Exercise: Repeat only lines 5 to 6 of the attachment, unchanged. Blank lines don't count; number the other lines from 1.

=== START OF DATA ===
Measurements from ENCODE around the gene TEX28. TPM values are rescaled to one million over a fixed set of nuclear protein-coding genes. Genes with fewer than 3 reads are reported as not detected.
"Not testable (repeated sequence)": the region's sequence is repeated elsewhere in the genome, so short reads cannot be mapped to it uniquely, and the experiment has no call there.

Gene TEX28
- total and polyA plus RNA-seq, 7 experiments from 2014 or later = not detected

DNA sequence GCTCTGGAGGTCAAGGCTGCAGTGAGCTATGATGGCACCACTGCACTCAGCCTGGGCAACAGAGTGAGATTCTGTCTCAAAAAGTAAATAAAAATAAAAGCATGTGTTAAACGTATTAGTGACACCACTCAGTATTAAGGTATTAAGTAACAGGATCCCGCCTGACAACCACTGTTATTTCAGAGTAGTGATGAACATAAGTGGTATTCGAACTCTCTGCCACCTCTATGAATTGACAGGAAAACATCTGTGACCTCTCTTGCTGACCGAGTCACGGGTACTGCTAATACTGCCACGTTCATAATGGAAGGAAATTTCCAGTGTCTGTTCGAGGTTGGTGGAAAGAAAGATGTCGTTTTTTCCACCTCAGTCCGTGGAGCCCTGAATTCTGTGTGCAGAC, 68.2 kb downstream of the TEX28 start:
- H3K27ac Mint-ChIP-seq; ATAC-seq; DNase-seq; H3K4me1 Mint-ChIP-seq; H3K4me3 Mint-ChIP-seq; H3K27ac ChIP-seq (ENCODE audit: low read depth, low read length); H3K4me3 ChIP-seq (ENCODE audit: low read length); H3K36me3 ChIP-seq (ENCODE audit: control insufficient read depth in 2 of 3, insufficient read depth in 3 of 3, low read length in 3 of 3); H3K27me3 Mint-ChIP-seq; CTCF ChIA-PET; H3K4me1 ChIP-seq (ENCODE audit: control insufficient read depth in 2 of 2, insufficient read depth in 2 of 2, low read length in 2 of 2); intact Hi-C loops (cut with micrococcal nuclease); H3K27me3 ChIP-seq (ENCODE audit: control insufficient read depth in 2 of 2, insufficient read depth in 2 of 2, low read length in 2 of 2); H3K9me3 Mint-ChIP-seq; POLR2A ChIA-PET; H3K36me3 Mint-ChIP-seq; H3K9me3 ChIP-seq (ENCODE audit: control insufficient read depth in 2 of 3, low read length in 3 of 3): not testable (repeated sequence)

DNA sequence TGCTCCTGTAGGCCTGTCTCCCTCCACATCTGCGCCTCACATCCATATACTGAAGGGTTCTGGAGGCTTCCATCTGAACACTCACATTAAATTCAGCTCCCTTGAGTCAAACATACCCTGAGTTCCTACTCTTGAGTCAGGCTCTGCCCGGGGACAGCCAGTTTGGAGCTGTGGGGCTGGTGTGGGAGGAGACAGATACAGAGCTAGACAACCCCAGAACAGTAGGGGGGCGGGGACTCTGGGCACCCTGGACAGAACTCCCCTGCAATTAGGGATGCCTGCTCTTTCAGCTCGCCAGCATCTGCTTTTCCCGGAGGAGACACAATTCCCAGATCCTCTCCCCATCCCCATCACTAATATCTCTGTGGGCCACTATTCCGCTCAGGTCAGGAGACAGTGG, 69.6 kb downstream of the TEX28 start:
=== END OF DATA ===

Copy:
DNA sequence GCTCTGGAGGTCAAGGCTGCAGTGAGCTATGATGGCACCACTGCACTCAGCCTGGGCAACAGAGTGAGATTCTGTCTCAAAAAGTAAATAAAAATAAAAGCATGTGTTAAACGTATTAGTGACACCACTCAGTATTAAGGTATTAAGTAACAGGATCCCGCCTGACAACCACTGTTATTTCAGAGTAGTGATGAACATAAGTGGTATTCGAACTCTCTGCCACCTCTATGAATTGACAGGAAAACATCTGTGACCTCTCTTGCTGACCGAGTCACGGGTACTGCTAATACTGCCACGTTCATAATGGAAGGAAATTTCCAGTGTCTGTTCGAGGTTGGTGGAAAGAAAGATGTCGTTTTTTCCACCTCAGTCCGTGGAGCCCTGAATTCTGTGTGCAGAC, 68.2 kb downstream of the TEX28 start:
- H3K27ac Mint-ChIP-seq; ATAC-seq; DNase-seq; H3K4me1 Mint-ChIP-seq; H3K4me3 Mint-ChIP-seq; H3K27ac ChIP-seq (ENCODE audit: low read depth, low read length); H3K4me3 ChIP-seq (ENCODE audit: low read length); H3K36me3 ChIP-seq (ENCODE audit: control insufficient read depth in 2 of 3, insufficient read depth in 3 of 3, low read length in 3 of 3); H3K27me3 Mint-ChIP-seq; CTCF ChIA-PET; H3K4me1 ChIP-seq (ENCODE audit: control insufficient read depth in 2 of 2, insufficient read depth in 2 of 2, low read length in 2 of 2); intact Hi-C loops (cut with micrococcal nuclease); H3K27me3 ChIP-seq (ENCODE audit: control insufficient read depth in 2 of 2, insufficient read depth in 2 of 2, low read length in 2 of 2); H3K9me3 Mint-ChIP-seq; POLR2A ChIA-PET; H3K36me3 Mint-ChIP-seq; H3K9me3 ChIP-seq (ENCODE audit: control insufficient read depth in 2 of 3, low read length in 3 of 3): not testable (repeated sequence)